Last weekend, the Nordic skiing team competed in the Maine State Championship, racing against Bates College and Colby College on a challenging course in Bethel. Jori Grialou ’26 won the women’s race for the second year in a row (40:35), with Emma Crum ’26 close behind in second place. Morgan Richter ’24, Mirra Payson ’27 and Ingrid Miller ’24 also placed in the top ten. The men’s team posted three top ten finishes, with Carson Williams ’24 leading the way in fourth.
“These kids can ski,” Head Coach Nathan Alsobrook said. “They’re having a good time, they’re mentally sharp. I feel like the team’s very positive right now.”
The weekend’s race—known as the Chummy Broomhall Cup—followed encouraging finishes in larger races against Division I schools. The team finished fourth at the Colby Carnival and sixth at the UVM Carnival.
“I feel like people have this sense of confidence,” Alsobrook said. “We had some early success that first race weekend, and that just sort of snowballs when you start to feel like ‘okay, we can compete at this level.’”
Crum has noticed this confidence translating into results the last few weeks. Many skiers on the team have been exceeding individual expectations.
“We knew our team was going to be fast this year,” captain Aggie Macy ’24 said. “We’ve had some fast first-years and then the rest of our team was just training really hard this summer.”
Alsobrook said the team’s training intends to prepare them both mentally and physically, especially as classes begin.
“A lot of it has to come down to the mental game and a lot of that is just individual conversations, building relationships and just making sure that we’re checking in with people when things get really busy,” Alsobrook said.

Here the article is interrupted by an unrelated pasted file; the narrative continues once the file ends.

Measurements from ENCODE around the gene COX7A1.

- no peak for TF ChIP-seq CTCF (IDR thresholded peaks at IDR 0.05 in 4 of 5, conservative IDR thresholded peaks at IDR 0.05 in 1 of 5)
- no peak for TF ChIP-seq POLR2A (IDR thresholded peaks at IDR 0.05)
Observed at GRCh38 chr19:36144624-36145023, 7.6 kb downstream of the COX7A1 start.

Physical training for Nordic skiing can take many forms, from hiking to roller skiing on the streets of Brunswick. Until recently, lack of snow forced the team to practice at courses with snow-making capabilities such as Quarry Road in Waterville. Grialou appreciates these trips not only for training, but also as a way to bond with the team.
“It’s always better to spend some time with the team in a different place…. I definitely feel like that facilitates team bonding,” Grialou said.
While Nordic skiing is primarily an individual sport, Grialou also appreciates the supportive team atmosphere.
“We don’t take ourselves too seriously, but we also know how to work hard together,” Grialou said. “It’s a very supportive team and a good training environment where we can all have our own goals and work toward them individually but then have our teammates there to support us.”
This camaraderie extends to members of other teams, many of whom grew up racing Bowdoin skiers.
“You can appreciate everyone’s goals and all their achievements and be really proud of people when they do really well, even if they’re not on your team,” Crum said. “It’s a really close-knit community, which feels really nice.”
This community can even include parents of skiers, who often cheer on the sidelines while cooking food for after the race.
“My parents are into making mac and cheese on a camp stove, so the après-race scene is really fun because everyone’s just stoked to be together,” Macy said.
Several skiers, including Grialou and Crum, are working toward qualifying for the NCAA Championship, which will take place in Steamboat Springs, Colo. from March 6 to 9. Alsobrook is hopeful given the progress the team has shown this season.
“Although it has been very successful so far, there’s still more room to grow,” Alsobrook said. “We still think we have our best races ahead of us in February, and then hopefully heading into March for the NCAA Championships.”
The Nordic team looks to continue its progression at the Harvard Carnival in Vermont this weekend.